“Jesus knew from the beginning who those were who did not believe, and who it was who would betray him” (v. 64).
If there is anything that we learn from Jesus’ Bread of Life Discourse recorded in John 6:22–59, it is that there can be no half-hearted commitment to Christ. Because He is the bread of life, we must rely totally on Him and on nothing else for eternal life just as we rely fully on physical food to sustain our bodies. We must believe that only those who look on Jesus in faith will live forever. We must realize and confess that we have no power to believe in ourselves but rely on the electing grace of God for redemption. We must embrace Jesus alone as the way of salvation.
These are not popular words in our day. Many people want to be saved through a half-hearted commitment to Jesus as Savior but not as Lord, so they find repugnant the idea that there is only one way of salvation, and they think they are inherently good and able to make the right decisions for redemption. Today’s passage shows us that Jesus’ words on these matters were not any more popular with people two thousand years ago. Many of Jesus’ disciples, John 6:60 indicates, grumbled that His words were “hard.” This does not mean that they found Christ hard to understand. They understood what He was claiming. What they meant was that Jesus’ words were hard to receive.
We should note that the reference to grumbling disciples was not to the small band of intimate followers who were with Christ for most of His earthly ministry. These disciples had been attracted by Jesus’ words and deeds and were following Him as part of the crowd. They were people who professed some kind of allegiance to Jesus but who did not have true saving faith. We know this to be the case because they are distinguished from the Twelve in verse 67. In response to their lack of faith, however, Jesus did not make His message any softer or easier to believe. He pressed them, stating that if they thought the Bread of Life Discourse was offensive, then they would be even more offended when they saw Him returning to His place of origin (vv. 61–62). The reference here is likely not merely to His ascension to heaven after His resurrection but also to the crucifixion, which was the path through which His return to heaven would travel. If one could not bear the idea of full dependence on Jesus, one certainly could not fathom salvation through a crucified Messiah.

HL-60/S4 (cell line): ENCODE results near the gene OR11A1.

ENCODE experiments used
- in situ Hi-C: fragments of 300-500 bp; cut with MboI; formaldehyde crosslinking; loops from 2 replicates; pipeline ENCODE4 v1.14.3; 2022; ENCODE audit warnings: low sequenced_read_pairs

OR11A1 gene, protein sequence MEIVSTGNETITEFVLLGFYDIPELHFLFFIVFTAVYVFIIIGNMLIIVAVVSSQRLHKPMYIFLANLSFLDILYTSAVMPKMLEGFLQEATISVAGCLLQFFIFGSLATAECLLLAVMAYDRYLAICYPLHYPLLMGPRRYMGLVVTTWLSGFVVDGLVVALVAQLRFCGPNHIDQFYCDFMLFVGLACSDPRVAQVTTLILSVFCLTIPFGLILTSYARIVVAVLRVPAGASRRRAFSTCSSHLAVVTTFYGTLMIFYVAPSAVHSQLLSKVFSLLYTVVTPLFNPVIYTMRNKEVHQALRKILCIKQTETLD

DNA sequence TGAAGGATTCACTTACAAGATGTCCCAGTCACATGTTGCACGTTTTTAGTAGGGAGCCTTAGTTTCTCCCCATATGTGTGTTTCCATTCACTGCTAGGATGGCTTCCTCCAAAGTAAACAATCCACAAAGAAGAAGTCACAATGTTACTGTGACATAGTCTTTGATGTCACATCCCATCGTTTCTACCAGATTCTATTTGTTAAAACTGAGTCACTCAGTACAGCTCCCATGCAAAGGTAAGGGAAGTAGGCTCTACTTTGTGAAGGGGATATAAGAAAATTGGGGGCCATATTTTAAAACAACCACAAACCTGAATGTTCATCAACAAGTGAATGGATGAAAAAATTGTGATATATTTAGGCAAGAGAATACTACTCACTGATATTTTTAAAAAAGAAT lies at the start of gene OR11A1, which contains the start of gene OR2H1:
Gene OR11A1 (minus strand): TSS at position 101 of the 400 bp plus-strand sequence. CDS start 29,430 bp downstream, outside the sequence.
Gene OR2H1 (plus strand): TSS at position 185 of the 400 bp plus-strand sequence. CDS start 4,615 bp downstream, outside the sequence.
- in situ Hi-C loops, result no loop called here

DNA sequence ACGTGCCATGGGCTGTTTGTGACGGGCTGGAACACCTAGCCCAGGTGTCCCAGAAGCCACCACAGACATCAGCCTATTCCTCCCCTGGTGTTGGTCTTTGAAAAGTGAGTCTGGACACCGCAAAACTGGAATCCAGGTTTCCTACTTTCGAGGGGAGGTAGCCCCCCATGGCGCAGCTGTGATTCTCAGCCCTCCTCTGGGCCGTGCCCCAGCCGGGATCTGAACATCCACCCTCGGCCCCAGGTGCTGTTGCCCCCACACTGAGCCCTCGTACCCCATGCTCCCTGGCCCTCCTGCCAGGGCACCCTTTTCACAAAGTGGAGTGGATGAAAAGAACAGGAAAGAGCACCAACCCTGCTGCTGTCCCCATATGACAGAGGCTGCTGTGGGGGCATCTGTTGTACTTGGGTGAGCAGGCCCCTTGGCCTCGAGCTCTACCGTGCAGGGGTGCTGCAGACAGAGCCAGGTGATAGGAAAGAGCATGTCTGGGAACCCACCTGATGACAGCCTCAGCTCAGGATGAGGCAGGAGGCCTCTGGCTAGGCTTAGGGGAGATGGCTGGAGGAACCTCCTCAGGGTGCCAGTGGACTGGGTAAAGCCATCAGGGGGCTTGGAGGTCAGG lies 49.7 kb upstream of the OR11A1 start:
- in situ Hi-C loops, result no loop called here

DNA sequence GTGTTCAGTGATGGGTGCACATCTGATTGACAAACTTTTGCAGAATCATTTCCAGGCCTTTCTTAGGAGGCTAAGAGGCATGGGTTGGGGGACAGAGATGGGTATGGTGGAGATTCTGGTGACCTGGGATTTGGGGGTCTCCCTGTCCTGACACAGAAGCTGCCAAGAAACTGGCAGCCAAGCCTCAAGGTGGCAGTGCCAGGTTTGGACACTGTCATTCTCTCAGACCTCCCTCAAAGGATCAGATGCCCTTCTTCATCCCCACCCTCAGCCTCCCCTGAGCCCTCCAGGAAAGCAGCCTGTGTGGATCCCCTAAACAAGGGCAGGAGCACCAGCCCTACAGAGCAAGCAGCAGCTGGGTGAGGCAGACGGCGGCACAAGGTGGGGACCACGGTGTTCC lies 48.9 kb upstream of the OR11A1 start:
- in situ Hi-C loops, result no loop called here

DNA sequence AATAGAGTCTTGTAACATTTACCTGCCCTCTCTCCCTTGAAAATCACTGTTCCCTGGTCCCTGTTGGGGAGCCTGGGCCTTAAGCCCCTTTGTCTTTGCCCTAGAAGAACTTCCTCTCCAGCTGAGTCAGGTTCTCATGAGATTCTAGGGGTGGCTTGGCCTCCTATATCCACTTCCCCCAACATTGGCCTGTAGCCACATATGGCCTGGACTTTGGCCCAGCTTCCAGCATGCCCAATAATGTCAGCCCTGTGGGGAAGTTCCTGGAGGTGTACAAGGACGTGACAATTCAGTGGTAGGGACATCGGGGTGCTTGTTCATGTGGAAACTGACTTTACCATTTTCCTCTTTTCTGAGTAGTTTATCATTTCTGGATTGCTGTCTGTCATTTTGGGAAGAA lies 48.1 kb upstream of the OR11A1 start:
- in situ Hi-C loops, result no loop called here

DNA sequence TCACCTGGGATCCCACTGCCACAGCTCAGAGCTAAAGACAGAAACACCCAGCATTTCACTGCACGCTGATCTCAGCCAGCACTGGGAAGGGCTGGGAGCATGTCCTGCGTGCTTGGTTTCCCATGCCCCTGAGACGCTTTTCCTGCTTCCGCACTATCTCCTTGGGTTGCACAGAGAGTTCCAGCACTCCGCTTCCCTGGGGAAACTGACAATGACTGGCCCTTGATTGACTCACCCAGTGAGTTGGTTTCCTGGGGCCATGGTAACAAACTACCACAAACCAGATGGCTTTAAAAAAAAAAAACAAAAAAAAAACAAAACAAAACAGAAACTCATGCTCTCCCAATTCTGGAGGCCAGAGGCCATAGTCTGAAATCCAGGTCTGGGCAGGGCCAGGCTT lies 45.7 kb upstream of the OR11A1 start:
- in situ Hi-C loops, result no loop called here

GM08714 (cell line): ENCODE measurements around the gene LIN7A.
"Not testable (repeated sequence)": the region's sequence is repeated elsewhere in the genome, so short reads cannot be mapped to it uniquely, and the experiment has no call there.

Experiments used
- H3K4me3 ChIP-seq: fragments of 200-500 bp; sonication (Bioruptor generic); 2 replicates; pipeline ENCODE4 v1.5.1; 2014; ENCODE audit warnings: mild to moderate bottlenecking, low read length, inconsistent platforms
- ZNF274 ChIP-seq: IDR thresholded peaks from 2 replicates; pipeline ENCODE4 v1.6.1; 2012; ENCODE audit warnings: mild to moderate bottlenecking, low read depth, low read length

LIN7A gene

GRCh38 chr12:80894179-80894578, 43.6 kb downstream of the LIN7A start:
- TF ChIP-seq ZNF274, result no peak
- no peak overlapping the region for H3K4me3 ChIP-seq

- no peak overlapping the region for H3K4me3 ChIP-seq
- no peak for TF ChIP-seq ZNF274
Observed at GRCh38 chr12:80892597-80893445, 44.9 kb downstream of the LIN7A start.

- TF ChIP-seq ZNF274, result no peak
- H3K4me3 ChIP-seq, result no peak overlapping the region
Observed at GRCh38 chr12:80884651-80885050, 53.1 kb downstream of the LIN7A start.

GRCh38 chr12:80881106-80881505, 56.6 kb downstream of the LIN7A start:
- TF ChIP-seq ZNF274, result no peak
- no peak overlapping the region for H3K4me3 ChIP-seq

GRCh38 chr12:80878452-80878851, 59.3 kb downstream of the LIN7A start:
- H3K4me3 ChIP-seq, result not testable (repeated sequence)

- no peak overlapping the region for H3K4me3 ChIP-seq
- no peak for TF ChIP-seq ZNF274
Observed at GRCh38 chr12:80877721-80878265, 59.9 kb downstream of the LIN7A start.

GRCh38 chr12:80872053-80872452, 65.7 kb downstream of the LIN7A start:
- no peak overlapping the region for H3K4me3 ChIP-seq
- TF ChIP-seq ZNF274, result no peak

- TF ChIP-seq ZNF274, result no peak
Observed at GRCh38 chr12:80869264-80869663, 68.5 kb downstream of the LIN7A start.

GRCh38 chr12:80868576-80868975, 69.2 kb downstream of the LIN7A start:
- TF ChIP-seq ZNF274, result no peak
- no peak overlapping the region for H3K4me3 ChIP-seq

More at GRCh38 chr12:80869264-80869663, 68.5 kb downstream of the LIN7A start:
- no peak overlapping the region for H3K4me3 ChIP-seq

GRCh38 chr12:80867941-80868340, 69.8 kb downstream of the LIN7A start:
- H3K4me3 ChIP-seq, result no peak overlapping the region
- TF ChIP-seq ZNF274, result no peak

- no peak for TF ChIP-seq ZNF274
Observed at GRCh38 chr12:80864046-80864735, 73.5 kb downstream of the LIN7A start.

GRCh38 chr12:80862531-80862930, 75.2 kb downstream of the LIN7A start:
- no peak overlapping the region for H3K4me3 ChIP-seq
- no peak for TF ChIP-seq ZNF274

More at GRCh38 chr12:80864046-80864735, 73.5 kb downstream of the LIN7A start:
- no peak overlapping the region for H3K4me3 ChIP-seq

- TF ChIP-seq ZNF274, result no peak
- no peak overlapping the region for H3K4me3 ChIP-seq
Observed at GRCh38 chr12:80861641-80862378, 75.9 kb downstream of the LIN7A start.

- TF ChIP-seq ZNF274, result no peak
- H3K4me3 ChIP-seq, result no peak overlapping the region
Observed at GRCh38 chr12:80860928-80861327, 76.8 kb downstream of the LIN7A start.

But the grumbling of the disciples and their eventual rejection of Him were no surprise to Jesus. He knew those to whom God would give saving faith in Him (vv. 63–65).
Coram DeoLiving before the face of God
Unregenerate people will find the truth of God hard to believe not because it does not make sense to their minds but because it offends their sensibilities about themselves. In response, we dare not water down the gospel to make it more acceptable. That will end up hiding the truth from people who need to hear it. Instead, we must preach the gospel faithfully, trusting the Lord to give faith to His elect.